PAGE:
When exporting email to Google Sheets, the rows will be added continuously. Now, if you want to add a new column that processes rows that are dynamically added by cloudHQ, you can use Google Sheets functions BYROW and LAMBDA.

BYROW and LAMBDA are functions allow you to perform complex calculations and transformations on data.

### BYROW

BYROW is not a Google Sheets function by itself, but rather a way to perform calculations or transformations across rows in a range. It is used with other functions like FORMULATEXT, GOOGLETRANSLATE, LET, SUM, or AVERAGE that can operate on row-by-row basis. BYROW can be used to apply the same calculation to each row in a range, and then return an array of results. This can be particularly useful for analyzing data in a tabular format, where each row represents an individual record or entity.

For example, let’s say you have a table with sales data for different products and you want to calculate the total sales for each row (product). You can use BYROW in combination with the SUM function like this:

`=BYROW(A2:C, LAMBDA(x, SUM(x)))`

This formula will calculate the sum of values in the range A2:C2 and can be dragged down to apply the same calculation to other rows.

`=BYROW(B2:B10,LAMBDA(r,FORMULATEXT(r)))`

This formula is designed to extract the formulas as text from the range B2:B, operating on a row-by-row basis (a range like “B2:B” represents an open-ended range starting from cell B2 and extending to the last row of the sheet in column B). It uses the LAMBDA function to create a custom function that takes a single input ‘r’ and returns the formula as text using the FORMULATEXT function.

Here’s a breakdown of the formula:

1. BYROW(B2:B, …): This part is intended to apply a custom function to each row in the range B2:B.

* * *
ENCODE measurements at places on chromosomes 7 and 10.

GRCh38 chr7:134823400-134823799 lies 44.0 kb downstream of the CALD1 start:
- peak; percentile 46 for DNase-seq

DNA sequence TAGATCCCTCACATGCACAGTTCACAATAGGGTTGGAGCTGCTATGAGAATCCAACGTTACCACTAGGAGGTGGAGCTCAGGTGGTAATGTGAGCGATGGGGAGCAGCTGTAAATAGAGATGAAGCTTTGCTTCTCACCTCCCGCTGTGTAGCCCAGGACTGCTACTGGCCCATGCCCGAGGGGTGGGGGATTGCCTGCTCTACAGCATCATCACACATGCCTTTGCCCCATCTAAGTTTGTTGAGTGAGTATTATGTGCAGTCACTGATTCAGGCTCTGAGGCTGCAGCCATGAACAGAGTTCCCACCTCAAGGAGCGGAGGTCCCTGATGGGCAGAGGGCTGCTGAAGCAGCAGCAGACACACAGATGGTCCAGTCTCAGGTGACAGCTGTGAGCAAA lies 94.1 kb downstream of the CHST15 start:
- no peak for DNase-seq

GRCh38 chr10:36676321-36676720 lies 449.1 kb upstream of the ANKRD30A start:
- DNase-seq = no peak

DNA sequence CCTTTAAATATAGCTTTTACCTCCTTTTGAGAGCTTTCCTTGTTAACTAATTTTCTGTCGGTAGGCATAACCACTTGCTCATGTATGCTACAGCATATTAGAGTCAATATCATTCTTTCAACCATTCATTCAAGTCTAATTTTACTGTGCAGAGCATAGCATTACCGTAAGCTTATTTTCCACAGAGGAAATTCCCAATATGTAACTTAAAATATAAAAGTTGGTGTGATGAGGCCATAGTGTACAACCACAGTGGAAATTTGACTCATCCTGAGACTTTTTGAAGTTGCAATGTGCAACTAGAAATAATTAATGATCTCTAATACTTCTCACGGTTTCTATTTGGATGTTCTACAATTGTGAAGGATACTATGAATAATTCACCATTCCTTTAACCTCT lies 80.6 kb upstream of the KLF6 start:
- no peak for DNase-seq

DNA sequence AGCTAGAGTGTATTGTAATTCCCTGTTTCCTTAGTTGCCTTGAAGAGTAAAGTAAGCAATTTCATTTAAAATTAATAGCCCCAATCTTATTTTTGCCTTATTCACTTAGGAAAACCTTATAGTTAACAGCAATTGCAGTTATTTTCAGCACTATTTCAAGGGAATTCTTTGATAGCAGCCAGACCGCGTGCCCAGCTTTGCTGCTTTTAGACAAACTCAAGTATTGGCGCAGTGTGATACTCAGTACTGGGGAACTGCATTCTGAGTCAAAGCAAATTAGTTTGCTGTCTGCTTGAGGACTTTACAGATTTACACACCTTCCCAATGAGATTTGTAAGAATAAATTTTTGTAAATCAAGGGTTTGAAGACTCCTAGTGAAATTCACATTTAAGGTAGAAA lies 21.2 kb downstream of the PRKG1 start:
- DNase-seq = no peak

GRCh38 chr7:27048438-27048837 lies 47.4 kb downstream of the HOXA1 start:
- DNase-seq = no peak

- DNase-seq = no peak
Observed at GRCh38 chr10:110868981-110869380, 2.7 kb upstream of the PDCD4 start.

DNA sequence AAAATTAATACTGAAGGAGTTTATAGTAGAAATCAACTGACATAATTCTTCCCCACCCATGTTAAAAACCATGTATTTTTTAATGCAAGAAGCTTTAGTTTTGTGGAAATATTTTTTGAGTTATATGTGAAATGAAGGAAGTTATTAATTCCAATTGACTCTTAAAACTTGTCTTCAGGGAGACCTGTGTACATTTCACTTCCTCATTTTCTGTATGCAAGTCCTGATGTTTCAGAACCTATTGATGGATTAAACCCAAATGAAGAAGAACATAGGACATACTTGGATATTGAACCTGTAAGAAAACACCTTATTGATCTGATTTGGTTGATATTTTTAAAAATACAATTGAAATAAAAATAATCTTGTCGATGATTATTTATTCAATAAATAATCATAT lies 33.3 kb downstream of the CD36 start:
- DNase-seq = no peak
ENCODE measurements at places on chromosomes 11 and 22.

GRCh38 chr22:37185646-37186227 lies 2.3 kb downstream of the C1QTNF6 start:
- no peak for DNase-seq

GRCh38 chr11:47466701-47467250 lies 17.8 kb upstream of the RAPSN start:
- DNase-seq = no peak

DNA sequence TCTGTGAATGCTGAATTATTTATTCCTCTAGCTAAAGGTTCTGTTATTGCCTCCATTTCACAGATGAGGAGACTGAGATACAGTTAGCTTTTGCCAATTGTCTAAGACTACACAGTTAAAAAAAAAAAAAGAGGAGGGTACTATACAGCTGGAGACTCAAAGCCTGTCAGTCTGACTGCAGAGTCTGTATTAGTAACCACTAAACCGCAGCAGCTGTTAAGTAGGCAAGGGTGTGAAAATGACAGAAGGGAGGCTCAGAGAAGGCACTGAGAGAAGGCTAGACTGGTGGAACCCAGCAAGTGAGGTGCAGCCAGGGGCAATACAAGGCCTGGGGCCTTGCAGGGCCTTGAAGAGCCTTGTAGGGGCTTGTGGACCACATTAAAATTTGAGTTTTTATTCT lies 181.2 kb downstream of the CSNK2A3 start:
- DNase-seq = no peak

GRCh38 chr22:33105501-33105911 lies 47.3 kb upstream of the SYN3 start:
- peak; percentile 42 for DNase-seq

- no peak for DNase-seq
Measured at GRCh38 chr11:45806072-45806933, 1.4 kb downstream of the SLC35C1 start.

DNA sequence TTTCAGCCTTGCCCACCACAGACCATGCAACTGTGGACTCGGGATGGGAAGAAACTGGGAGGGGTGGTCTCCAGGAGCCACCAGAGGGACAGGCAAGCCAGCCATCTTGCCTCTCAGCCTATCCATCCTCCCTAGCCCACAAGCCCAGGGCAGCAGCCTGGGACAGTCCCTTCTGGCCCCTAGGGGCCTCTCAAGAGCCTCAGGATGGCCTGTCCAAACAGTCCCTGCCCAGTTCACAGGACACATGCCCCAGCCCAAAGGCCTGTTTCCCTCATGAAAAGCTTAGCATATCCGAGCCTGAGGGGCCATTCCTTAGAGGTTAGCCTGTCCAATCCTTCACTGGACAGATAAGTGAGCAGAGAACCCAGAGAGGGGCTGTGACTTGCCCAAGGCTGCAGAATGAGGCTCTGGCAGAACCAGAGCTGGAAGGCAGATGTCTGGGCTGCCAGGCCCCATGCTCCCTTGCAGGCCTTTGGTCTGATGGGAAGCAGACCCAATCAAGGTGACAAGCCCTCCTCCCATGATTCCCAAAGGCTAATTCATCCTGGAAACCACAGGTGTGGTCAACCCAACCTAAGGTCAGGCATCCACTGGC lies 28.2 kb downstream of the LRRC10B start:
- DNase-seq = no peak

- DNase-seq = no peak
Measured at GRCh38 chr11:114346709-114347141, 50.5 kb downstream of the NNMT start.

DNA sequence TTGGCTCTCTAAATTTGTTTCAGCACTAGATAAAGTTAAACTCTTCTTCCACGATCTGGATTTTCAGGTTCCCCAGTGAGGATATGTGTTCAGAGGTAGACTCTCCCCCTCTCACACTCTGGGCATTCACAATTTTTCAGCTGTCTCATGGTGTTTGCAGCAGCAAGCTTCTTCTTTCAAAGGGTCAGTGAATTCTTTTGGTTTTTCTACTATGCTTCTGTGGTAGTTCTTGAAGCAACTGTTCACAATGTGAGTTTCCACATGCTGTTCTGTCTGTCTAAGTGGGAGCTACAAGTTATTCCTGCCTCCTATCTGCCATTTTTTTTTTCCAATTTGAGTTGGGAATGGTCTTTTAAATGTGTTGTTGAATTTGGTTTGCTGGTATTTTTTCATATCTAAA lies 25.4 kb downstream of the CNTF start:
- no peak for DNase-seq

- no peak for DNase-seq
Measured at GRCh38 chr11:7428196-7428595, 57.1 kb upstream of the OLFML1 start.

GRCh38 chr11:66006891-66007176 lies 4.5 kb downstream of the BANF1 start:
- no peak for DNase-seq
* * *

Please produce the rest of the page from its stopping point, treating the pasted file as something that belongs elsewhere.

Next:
2. LAMBDA(r, FORMULATEXT(r)): This part defines a custom function using LAMBDA that takes a single input ‘r’ (a cell in the range B2:B10) and returns the formula in that cell as text using the FORMULATEXT function.

### LAMBDA

LAMBDA is a powerful function that allows you to create custom, reusable functions without having to write code. LAMBDA enables you to define a function with parameters, a calculation, and a return value. Once defined, you can use the LAMBDA function just like any other function. For example, let’s say you want to create a custom function to calculate the square of a number. You can define a LAMBDA function like this:

`=LAMBDA(x, x * x)`

To use this LAMBDA function, you can give it a name using the Name Manager in Excel. Let’s call it “Square”. Now you can use the custom “Square” function in your worksheet like this:

`=Square(5)`

This will return the square of 5, which is 25.

In summary, BYROW is a technique used to apply calculations or transformations on a row-by-row basis in a range, while LAMBDA is a function that allows you to create custom, reusable functions.

## Examples

Here is to get cloudHQ URL of the message:

```=BYROW(A2:A,LAMBDA(r, REGEXEXTRACT(FORMULATEXT(r), "(https://.*)"", ")))
```

The regular expression provided in the formula consists of the following parts:

1. (https://.*): This part of the regular expression is looking for a substring that starts with “https://”. The .* following it means that it will match any character (except a newline) 0 or more times, effectively capturing any text that follows “https://”.
2. `”””, “: This part of the regular expression is looking for a literal double quote followed by a comma and a space. Note that in Google Sheets, you need to use two double quotes to represent one literal double quote within a formula.